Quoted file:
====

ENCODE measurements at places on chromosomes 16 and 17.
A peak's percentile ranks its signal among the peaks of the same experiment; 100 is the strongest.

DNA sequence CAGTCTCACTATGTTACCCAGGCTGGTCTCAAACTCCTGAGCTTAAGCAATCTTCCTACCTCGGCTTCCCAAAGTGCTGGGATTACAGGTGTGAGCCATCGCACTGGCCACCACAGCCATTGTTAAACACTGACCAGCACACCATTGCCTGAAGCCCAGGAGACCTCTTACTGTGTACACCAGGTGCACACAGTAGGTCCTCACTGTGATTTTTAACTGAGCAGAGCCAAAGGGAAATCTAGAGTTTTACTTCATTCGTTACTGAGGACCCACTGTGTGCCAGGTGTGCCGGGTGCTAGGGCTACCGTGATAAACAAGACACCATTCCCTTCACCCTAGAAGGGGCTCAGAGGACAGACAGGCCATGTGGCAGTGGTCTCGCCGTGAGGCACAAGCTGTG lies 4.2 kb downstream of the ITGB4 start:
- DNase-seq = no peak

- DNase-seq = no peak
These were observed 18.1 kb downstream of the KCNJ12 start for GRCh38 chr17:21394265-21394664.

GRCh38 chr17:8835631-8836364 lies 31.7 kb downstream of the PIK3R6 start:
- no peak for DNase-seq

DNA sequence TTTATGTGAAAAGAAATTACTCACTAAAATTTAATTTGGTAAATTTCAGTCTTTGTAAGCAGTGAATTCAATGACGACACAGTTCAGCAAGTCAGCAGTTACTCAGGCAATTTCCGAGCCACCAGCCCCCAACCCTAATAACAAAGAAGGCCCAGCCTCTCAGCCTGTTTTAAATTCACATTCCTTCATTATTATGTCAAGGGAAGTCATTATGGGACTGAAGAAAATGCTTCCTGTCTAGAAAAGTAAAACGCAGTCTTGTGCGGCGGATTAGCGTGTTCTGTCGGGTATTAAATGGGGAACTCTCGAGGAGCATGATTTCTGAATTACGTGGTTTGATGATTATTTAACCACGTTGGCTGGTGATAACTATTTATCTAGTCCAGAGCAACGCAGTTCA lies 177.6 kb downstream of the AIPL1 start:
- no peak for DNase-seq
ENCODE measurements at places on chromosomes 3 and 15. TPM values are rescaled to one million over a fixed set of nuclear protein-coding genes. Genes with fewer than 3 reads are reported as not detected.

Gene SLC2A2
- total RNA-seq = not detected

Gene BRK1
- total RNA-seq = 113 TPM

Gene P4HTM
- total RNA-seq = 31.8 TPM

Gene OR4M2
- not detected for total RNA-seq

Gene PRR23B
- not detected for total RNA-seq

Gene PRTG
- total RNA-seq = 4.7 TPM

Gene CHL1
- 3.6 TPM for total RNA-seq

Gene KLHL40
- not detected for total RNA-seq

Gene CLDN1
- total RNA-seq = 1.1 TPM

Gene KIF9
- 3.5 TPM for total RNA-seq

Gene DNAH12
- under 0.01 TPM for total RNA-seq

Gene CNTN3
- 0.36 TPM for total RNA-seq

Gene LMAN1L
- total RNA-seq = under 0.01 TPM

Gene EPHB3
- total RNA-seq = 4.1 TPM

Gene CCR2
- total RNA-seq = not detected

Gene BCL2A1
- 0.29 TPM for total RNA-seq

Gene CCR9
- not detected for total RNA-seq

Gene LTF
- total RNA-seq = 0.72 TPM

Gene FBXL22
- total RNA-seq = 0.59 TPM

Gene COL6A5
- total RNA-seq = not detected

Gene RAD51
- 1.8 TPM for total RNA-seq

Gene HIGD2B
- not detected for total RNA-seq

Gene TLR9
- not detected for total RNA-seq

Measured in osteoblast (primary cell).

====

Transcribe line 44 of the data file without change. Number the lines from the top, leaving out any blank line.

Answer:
Gene CCR9